Saturday, 17 April 2010


Cliology may be defined as the science that seeks to understand and predict the course of history—from Clio, the Greek muse of history. As far as I know, no such science is currently practised, but it was named and interestingly discussed in Michael Flynn's novel In the country of the blind (1990).

Such a science was already imagined in the 1940s by Isaac Asimov under the name of psychohistory, but I have a feeling that Flynn's name may triumph in the long run, because by now we already have the genuine scientific fields of cliometrics and cliodynamics, both of which could perhaps be seen as early precursors of cliology.

It is, of course, impossible to predict the course of history with accuracy, but statistical analysis and a general understanding of historical forces may eventually enable people to predict history well enough to be of some use: just as a weather forecast may be of some use even if it's sometimes wrong.

In the fiction of both Asimov and Flynn, cliology is more or less a secret science, used to predict the history of a population that's unaware of cliology. Asimov, at least, felt that the predictive ability of the science would be spoiled if the whole population under study was aware of cliology and of its specific predictions.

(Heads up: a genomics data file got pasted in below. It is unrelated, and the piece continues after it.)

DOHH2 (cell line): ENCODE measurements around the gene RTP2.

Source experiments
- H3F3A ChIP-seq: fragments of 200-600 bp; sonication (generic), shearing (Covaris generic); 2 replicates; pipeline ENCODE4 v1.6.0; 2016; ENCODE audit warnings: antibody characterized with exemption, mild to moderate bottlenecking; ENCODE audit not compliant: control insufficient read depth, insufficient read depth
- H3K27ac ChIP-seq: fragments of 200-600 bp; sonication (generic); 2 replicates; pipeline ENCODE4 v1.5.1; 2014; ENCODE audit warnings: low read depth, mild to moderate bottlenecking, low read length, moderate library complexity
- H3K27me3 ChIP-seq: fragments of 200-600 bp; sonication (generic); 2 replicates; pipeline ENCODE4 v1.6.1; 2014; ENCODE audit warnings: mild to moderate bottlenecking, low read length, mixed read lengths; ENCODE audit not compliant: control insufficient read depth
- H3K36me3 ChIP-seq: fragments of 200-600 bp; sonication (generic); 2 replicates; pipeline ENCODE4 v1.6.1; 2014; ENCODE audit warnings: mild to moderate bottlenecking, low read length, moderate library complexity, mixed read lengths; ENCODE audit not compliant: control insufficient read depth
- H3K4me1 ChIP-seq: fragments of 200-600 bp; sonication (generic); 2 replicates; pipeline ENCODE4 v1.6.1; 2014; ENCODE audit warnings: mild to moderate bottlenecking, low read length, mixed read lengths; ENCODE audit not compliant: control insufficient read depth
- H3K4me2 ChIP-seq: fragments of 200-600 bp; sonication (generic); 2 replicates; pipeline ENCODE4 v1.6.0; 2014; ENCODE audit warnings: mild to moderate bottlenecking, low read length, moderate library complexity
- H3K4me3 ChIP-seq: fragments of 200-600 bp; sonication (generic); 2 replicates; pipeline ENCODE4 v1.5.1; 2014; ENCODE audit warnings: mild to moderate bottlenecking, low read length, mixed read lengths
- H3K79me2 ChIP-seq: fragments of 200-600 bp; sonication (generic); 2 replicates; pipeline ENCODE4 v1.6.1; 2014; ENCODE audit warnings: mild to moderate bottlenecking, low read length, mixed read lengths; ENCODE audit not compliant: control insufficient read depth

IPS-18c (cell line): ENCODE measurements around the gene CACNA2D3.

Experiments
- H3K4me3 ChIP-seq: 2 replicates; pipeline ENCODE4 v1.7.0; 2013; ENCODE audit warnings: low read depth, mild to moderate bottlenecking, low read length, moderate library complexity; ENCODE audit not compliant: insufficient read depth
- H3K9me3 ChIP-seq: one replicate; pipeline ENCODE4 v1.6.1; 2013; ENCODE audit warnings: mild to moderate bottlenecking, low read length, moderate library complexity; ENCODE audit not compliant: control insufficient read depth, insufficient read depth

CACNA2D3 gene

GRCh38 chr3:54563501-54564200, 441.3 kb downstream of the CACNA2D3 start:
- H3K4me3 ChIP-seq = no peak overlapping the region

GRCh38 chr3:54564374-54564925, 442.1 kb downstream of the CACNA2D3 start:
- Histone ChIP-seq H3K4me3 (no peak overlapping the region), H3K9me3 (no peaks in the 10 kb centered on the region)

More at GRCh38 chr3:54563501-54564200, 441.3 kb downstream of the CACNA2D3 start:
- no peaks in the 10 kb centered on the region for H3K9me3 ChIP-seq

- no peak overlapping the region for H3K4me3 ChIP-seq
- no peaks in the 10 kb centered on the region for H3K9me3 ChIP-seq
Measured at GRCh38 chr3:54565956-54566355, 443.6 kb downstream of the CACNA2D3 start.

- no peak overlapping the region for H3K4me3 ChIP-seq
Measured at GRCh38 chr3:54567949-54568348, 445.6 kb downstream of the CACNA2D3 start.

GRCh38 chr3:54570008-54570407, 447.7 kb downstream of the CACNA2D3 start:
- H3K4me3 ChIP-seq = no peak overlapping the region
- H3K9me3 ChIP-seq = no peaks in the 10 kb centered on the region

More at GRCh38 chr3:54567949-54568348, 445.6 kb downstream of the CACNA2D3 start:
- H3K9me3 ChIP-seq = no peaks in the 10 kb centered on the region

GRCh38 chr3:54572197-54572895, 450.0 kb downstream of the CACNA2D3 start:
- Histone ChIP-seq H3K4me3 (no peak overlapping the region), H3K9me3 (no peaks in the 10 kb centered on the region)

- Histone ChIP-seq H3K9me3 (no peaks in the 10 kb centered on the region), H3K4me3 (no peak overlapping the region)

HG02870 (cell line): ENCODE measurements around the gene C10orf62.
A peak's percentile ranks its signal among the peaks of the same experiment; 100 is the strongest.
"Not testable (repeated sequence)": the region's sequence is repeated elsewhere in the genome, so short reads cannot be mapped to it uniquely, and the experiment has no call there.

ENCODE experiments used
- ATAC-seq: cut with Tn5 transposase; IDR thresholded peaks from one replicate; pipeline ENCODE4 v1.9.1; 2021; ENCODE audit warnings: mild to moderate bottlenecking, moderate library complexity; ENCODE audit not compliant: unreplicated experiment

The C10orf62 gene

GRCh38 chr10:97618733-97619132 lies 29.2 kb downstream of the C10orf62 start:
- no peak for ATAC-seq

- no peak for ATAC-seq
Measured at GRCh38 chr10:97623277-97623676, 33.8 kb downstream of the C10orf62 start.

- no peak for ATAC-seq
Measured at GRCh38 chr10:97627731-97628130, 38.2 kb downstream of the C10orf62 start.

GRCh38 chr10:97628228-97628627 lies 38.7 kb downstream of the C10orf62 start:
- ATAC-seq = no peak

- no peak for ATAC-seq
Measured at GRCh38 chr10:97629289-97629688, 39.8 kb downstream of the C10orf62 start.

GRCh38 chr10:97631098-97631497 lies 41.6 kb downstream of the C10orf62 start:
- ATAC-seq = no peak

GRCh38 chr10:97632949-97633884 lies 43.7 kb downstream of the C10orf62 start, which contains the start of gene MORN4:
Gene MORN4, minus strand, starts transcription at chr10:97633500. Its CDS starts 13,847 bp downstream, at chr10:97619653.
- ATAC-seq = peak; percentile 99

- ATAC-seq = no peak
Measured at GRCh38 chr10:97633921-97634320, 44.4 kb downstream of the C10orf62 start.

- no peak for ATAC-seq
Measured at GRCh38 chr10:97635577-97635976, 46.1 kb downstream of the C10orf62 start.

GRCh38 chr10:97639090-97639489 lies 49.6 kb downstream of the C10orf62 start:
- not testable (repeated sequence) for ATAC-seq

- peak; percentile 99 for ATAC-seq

This awareness would make prediction more difficult, but I think not necessarily impossible, for two reasons.

  • People have always attempted to predict future history, and there are some future historical developments that can be predicted fairly well without advanced science. Sometimes, people aware of such predictions can change their behaviour to avoid the predicted event; sometimes, even knowing the prediction, they can't avoid it. I don't think this will change in any fundamental way if the predictions become more accurate.
  • Predicting the future of people who are aware of the prediction is a kind of recursive problem, and I think science in general is not helpless in the face of recursive problems. Computer programs, for instance, routinely include recursive functions.

Even if recursive prediction doesn't work, a non-recursive prediction would be far from useless. It could be seen more as a warning: if you carry on the way you're going, this is what will happen.